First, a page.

In many ways, the ACA’s regulatory approach to the individual market has proven successful. During the most recent open enrollment period, approximately 11.7 million Americans signed up for coverage through the ACA marketplaces (also called exchanges), most of whom are eligible for subsidies to help with the cost of coverage.5 In turn, improved access to comprehensive individual health insurance under the ACA, along with the expansion of Medicaid, has helped to reduce the uninsured rate by a third, as of 2018, and lower consumers’ average out-of-pocket costs.6 And, despite insurers’ continued uncertainty over the possible repeal of the health law and the Trump administration’s approach to implementing the ACA, analysis showed that, on average, states’ individual markets were stabilizing, with some insurers reaching profitability.7

However, challenges remain. In the past two years, the individual market in most states has seen significant increases in premiums, coupled with decreases in the number of participating insurers.8 While the ACA’s premium subsidies insulate many consumers from these price hikes, many millions of consumers are not eligible for subsidies, and those individuals identify the cost of coverage as a significant barrier to care.9 And though marketplace sign-ups remain stable despite federal policy uncertainty and Trump administration actions seen as undermining the ACA, enrollment remains well below early expectations.10

These challenges are interrelated and can be attributed to many factors. Still, the availability of coverage options that are not compliant with the ACA’s rules, as well as confusion over them, likely has played an important contributing role.

Policy Implications

Although states’ approaches to implementing the ACA can sharply differ, the law’s consumer protections operate nationwide, and nearly all states have taken responsibility for enforcing these reforms in their jurisdictions. The insurance exchanges in most states have proven resilient in the face of significant change and uncertainty, with millions of Americans now able to depend on individual health insurance to protect them both medically and financially.

However, maintaining a stable individual market will become more challenging, thanks to an environment in which healthy consumers are not required to maintain insurance and federal regulations are loosened to promote coverage arrangements likely to weaken insurance risk pools and raise premiums. These developments may incline healthy individuals to look increasingly outside the compliant market for coverage, leaving those who remain to face higher costs and fewer plan choices.68

Based on our review of state laws and standards, it appears that no state maintains a regulatory environment that fully protects its individual health insurance market from being undermined by the alternative coverage options we have identified. However, states continue to be the primary regulators of private health insurance. Although the ACA set a federal floor of consumer protections for insurers that operate in the individual market, it did not curtail states’ power to regulate above these minimum standards and to exercise full authority over coverage arrangements that fall outside the scope of federal insurance law.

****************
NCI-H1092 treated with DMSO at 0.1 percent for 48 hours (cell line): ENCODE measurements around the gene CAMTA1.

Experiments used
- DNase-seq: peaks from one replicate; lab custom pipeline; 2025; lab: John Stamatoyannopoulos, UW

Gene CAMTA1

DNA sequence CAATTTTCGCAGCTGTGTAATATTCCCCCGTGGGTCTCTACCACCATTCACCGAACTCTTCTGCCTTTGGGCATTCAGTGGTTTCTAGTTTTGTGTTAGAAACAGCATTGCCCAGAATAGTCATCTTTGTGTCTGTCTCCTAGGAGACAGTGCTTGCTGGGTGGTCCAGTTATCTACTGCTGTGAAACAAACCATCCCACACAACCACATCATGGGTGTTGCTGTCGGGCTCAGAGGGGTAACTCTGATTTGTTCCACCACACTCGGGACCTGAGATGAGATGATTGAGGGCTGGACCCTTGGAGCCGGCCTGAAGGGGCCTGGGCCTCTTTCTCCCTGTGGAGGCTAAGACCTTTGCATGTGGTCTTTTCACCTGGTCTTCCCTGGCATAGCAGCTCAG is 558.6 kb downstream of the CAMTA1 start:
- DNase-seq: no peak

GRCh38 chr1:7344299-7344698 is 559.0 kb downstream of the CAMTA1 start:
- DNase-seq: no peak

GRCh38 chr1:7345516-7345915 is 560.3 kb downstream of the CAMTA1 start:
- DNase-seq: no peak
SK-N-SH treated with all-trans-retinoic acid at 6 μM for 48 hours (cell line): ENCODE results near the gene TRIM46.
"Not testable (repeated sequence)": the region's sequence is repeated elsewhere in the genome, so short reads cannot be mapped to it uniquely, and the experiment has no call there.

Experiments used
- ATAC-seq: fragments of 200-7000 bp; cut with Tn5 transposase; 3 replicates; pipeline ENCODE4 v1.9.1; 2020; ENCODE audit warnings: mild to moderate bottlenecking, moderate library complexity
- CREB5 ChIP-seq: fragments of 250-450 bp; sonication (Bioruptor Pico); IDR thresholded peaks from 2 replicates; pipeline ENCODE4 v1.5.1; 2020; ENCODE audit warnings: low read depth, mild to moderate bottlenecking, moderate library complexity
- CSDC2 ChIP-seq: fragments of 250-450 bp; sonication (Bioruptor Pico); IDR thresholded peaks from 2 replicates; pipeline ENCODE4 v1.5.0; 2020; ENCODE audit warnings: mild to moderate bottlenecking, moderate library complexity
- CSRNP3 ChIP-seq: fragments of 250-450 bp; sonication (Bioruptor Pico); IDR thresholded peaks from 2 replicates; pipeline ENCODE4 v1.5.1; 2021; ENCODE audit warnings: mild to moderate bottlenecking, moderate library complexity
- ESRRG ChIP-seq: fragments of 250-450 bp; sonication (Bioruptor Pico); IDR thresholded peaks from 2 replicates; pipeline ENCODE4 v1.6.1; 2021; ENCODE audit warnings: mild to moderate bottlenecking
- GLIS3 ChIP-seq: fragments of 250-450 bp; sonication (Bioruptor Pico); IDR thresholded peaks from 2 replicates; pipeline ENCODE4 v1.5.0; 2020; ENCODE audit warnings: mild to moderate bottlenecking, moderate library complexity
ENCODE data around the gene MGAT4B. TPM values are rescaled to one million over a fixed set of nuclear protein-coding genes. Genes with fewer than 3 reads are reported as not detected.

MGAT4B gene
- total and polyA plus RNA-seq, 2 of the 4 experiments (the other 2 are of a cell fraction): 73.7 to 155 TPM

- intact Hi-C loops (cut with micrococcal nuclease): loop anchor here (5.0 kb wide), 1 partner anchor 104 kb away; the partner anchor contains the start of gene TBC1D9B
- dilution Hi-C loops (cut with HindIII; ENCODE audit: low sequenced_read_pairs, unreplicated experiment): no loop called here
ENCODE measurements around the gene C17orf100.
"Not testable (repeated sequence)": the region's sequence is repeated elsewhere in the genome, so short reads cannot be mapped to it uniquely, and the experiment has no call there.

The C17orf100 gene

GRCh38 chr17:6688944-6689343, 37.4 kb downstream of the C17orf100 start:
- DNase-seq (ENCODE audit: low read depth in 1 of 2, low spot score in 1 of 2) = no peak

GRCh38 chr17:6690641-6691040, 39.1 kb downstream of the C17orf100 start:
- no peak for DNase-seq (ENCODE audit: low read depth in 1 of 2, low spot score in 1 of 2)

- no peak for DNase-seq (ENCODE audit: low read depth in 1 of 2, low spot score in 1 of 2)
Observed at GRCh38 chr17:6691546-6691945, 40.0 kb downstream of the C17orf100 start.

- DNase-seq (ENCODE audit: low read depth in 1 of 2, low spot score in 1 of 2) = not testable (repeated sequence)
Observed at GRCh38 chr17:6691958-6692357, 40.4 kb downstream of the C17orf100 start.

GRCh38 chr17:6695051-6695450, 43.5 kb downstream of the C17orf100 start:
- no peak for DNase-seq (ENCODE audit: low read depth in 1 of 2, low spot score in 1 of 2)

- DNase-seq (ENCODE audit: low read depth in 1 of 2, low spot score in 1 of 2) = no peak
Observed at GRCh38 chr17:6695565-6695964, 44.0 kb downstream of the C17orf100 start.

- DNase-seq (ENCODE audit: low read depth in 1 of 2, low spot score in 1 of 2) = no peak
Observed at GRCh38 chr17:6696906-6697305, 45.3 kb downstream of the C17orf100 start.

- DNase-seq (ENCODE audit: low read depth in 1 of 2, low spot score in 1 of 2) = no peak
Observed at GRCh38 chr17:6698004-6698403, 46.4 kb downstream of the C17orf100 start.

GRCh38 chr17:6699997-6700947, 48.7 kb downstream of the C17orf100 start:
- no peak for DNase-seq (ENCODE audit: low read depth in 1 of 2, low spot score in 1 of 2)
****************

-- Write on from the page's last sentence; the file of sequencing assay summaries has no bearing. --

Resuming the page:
How We Conducted This Study

This analysis is based on a review of applicable laws, regulations, and guidance enacted or promulgated prior to February 1, 2018, by each of the 50 states and the District of Columbia. This review was supplemented by correspondence with state regulators in 48 states and the District of Columbia.

A number of states have taken steps to limit the availability of non-ACA-compliant products and protect against adverse selection. Massachusetts and New York promptly discontinued transitional coverage and effectively prohibit underwritten short-term policies, while several other states tightly restrict the duration of such plans. Significantly, Massachusetts also has its own individual mandate, requiring state residents to maintain coverage that meets minimum standards.69 Other states have begun to explore enactment of similar policies in anticipation of the federal mandate’s 2019 repeal.

On many fronts, states face a federal regulatory approach to the individual market that is significantly different from what was originally envisioned under the Affordable Care Act. In light of these changed circumstances, there may be value for states in considering regulatory options for protecting their individual insurance markets and their insured beneficiaries from the detrimental effects of non-ACA-compliant policies. The decisions states make will likely have a significant impact on their residents’ access to adequate and affordable coverage and on the stability of their individual health insurance markets.